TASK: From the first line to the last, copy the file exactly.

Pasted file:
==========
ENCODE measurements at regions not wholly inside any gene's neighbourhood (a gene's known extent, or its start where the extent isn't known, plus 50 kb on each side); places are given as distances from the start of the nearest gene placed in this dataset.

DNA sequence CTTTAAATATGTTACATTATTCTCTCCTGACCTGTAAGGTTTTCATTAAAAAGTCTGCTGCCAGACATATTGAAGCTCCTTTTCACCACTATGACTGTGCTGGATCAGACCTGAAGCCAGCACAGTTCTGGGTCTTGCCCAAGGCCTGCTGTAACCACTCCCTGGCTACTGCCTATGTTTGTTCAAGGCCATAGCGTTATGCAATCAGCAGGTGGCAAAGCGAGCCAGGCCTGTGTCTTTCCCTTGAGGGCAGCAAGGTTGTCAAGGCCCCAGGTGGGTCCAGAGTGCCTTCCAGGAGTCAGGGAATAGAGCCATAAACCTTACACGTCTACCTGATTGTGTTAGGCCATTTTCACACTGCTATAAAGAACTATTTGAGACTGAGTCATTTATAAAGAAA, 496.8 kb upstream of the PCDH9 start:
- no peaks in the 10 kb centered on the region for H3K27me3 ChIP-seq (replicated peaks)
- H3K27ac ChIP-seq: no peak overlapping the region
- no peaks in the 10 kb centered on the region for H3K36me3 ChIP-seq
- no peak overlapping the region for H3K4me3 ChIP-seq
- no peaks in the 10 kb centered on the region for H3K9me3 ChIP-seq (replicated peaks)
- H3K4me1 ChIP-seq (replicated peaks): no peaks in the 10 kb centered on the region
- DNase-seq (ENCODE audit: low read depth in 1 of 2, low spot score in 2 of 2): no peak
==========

ENCODE measurements at regions not wholly inside any gene's neighbourhood (a gene's known extent, or its start where the extent isn't known, plus 50 kb on each side); places are given as distances from the start of the nearest gene placed in this dataset.

DNA sequence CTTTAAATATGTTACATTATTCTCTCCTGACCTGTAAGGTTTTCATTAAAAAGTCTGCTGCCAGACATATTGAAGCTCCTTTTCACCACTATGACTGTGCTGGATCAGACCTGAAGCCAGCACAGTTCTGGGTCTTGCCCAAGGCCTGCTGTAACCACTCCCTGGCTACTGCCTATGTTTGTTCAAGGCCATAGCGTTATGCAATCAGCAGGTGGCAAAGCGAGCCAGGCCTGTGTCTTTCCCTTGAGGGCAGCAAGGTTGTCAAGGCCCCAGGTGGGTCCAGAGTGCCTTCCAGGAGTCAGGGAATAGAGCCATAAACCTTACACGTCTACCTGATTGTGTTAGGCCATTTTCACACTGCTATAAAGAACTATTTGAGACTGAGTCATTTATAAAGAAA, 496.8 kb upstream of the PCDH9 start:
- no peaks in the 10 kb centered on the region for H3K27me3 ChIP-seq (replicated peaks)
- H3K27ac ChIP-seq: no peak overlapping the region
- no peaks in the 10 kb centered on the region for H3K36me3 ChIP-seq
- no peak overlapping the region for H3K4me3 ChIP-seq
- no peaks in the 10 kb centered on the region for H3K9me3 ChIP-seq (replicated peaks)
- H3K4me1 ChIP-seq (replicated peaks): no peaks in the 10 kb centered on the region
- DNase-seq (ENCODE audit: low read depth in 1 of 2, low spot score in 2 of 2): no peak